I think that overall the tone of the various people was generally quite positive towards the game. I think that the bit above was probably the most negative one, and a complaint that I've heard before. In fact the main complaint people seem to have is that the mechanics aren't all that new. And for people who aren't that interested in the story telling and who have seen the same mechanics a dozen time over in other MMOs I can understand that the game isn't that much fun. Beyond that people seem to quite enjoy it still, oftentimes despite themselves I think. And I think that these second looks generally reflect that and probably give a fairly accurate sense of how the game is perceived by various people.

On to the developer quotes then.

Developer Quotes

  • [link] to Georg Zoeller on ability delay.
  • [link] to Georg Zoeller on C2-N2 in combat.
  • [link] to Georg Zoeller on workbenches.
  • [link] to Georg Zoeller on Legacy System.
  • [link] to Georg Zoeller on ability delay improvements.
  • [link] to Georg Zoeller on workbenches, part 2.
  • [link] to Joveth Gonzalez on manual patching.
  • [link] to Stephen Reid on read-only forums.
  • [link] to Stephen Reid on maintenance timing.
  • [link] to Allison Berryman on white lightsaber crystal.
  • [link] to Stephen Reid on white lightsaber crystal.
  • [link] to Joveth Gonzalez/Avi Mintz on performance issues.
  • [link] to Stephen Reid on white lightsaber crystal, part 2.
  • [link] to Stephen Reid on Queen of Sands.
  • [link] to Stephen Reid on datamined content.
  • [link] to Stephen Reid on datamined content.

The first quote that I want to pull out is one by Georg Zoeller, not so much for its content but more for its style:

Dear Sir,

I am writing to you in response to your complaint about our product, the C2-N2 droid. We regret that you are experiencing difficulties with this award winning, state of the art household droid.

Sadly, we have to inform you, that the C2-N2 droid, and its Imperial counterpart, the 2V-R8 autonomous ship maintenance unit, are not rated for combat at this time.

Several regrettable incidents, including the loss of a full squad of SIS operatives (apparently triggered by a malfunctioning speech unit voicing its congratulations to the undercover team during a deep cover infiltration mission), have lead the Republic Technical Support Corps to revoke the combat certification from these units and forced us to replace the 'advanced weapon and martial training ROM' from the programming of the unit.

These facts have been clearly disclosed to customers at time of sale, as well as in the programmatic introductory conversation program voiced upon owner transfer.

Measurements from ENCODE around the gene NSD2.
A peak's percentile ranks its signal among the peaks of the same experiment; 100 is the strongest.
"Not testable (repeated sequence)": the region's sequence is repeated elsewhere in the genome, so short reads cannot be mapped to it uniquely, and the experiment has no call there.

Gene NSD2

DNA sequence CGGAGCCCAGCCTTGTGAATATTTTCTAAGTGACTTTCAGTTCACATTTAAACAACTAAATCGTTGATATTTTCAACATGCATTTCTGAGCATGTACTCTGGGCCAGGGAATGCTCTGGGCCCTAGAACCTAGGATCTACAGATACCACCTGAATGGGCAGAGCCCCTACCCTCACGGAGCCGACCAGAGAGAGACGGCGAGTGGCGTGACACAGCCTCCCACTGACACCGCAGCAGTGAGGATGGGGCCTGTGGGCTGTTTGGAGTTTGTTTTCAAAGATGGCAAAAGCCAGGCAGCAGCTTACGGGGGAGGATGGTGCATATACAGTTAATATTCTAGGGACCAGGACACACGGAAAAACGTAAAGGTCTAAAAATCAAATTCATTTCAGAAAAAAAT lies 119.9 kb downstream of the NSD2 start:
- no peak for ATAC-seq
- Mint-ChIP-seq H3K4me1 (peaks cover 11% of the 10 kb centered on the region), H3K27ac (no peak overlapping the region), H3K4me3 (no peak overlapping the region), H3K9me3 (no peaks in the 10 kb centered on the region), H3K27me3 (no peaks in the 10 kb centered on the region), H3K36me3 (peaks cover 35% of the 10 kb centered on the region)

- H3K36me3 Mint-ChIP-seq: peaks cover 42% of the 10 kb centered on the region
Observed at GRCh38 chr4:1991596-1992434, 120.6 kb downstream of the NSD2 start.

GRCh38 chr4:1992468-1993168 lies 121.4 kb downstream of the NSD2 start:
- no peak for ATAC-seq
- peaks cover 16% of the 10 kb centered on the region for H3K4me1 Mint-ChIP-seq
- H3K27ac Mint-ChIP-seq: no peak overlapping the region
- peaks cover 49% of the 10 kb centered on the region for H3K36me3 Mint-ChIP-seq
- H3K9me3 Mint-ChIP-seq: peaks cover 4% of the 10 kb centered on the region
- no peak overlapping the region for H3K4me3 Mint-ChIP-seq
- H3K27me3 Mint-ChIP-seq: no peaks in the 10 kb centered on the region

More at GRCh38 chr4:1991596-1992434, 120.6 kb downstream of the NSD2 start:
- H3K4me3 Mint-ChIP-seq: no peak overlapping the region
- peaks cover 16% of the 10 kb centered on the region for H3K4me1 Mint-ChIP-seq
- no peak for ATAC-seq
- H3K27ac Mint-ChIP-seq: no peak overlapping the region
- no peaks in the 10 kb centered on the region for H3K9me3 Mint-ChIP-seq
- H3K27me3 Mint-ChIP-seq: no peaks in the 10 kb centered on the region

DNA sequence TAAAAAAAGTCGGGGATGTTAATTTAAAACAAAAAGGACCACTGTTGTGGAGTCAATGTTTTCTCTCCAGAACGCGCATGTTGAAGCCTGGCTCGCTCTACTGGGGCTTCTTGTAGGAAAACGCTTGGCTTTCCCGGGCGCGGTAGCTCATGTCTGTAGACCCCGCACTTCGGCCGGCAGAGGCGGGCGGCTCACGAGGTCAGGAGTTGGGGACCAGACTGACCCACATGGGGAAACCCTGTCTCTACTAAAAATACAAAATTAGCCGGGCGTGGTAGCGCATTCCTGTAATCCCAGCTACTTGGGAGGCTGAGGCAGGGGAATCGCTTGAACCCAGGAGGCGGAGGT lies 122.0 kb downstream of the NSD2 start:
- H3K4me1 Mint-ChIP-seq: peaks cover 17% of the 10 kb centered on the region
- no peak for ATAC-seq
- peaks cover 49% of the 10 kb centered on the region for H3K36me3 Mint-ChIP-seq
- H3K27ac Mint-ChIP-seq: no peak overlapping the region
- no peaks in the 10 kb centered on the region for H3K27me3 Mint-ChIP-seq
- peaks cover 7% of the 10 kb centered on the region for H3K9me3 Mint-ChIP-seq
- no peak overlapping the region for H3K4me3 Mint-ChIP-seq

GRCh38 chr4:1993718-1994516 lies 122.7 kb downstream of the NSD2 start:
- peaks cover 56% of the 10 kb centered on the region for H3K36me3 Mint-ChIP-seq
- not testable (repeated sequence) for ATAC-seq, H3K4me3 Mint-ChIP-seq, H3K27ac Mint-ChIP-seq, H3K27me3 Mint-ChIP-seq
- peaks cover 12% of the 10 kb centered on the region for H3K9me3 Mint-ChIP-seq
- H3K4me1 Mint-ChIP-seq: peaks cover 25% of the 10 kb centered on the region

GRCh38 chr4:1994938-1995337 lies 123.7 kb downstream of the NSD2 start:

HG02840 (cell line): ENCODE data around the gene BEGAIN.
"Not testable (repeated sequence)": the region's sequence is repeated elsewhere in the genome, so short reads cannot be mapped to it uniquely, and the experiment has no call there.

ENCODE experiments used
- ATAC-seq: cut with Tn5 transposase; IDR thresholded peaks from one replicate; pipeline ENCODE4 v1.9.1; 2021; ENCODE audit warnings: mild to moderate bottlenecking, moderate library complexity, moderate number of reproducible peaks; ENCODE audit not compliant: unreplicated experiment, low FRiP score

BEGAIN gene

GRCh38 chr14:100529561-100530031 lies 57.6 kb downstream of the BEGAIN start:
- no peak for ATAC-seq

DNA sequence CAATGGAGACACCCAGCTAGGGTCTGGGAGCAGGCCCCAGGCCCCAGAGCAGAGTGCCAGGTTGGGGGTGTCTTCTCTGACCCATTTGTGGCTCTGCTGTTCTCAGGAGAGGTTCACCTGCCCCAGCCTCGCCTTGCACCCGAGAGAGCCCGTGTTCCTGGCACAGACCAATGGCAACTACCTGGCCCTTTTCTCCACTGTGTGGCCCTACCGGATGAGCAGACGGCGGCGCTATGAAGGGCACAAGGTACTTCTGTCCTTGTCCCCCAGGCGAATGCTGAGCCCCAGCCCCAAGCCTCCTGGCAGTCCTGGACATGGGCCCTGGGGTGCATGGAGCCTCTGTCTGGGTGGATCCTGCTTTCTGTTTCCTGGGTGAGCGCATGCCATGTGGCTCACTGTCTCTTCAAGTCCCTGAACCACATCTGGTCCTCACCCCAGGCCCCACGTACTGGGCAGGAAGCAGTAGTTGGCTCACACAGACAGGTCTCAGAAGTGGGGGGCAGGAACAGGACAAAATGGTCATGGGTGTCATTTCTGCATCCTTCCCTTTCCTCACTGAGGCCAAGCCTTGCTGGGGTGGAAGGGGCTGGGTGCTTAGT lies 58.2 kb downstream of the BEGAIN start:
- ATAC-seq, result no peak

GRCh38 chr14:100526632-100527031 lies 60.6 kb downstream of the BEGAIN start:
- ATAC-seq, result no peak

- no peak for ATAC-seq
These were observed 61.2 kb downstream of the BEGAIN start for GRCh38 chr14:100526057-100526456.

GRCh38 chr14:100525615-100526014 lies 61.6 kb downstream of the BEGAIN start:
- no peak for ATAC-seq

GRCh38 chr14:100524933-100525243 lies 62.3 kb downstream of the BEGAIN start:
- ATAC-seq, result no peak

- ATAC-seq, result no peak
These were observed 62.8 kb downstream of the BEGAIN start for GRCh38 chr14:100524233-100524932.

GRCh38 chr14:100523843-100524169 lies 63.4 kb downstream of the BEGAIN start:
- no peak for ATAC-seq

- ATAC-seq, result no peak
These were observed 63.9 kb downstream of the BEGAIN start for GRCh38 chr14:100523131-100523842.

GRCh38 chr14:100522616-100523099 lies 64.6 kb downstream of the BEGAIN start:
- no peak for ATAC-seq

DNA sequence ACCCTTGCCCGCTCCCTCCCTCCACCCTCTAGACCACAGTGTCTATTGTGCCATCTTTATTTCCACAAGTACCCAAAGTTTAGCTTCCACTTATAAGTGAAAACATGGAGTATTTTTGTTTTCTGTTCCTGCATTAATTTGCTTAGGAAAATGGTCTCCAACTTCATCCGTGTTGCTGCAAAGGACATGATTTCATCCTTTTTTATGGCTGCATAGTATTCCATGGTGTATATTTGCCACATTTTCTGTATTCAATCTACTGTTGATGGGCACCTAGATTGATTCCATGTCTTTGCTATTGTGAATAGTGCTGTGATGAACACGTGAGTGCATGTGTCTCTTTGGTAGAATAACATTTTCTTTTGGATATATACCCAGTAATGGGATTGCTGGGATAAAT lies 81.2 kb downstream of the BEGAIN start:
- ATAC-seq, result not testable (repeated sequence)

For this reason, we cannot take responsibility for your problems.

We are however pleased to announce that future updates to the unit's artificial intelligence core will dramatically increase the efficiency of it's emergency medical protocol features - and add some other, more questionable features.

The C2 Droid Corporation is also pleased to announce that we have started investigations into a new line of droid casings and cores, aimed at improving the efficiency of the unit's assembly and construction features. No official release date for this line of top end equipment has been determined at this point.

We thank you for your interest in our product.

The Management

C2-N2 - The only thing that crits is his voice in your earchannel!

I can't help myself; I always love it when developers get in-character in ways like this. As you can see he's talking about the droid Companions that you get with your ship. And I'm intrigued as to what "questionable features" they're planning to include in the future.

On a more serious note Mr. Zoeller also made a post about the ability delay issue:

As you guys have noticed (and probably read in the patch notes), one major part of our series of ability delay improvements was patched onto the live servers with the maintenance last night (patch 1.1.0b). We decided that the improvements seen with this fix were significant enough for us to roll this patch out as quickly as possible instead of waiting for the next scheduled patch.

Your feedback from the servers so far indicates that this change has had dramatic, positive impact on combat gameplay.

That said, we're not done improving combat responsiveness!

  • As mentioned in my blog a few days ago, there are some additional fixes currently on our public test server as part of patch 1.1.1, which will roll out as soon as we're satisfied with that patch.
  • We've heard your mixed feedback regarding the new cooldown animation that was part of patch 1.1, and we have improvements to the readability of that UI coming down the pipe.
  • We're looking into improving the accuracy of cast bars. Their behavior should already be significantly improved with today's patch, but we believe there is still room to improve.
  • We're also working on improvements to the responsiveness of individual ability animations, including faction specific timing differences and issues where shortening an ability activation time does not properly shorten it's animation.
Again, thank you for your constructive feedback on this issue, it has been vital to us in identifying and resolving this situation.



Since his post patch 1.1.1 has gone live and as I recall from the patch notes should include the fixes he's talking about. I can't say to what degree they make a difference though since I haven't really experienced the issue, but I'm sure that it's good news for those who did have problems.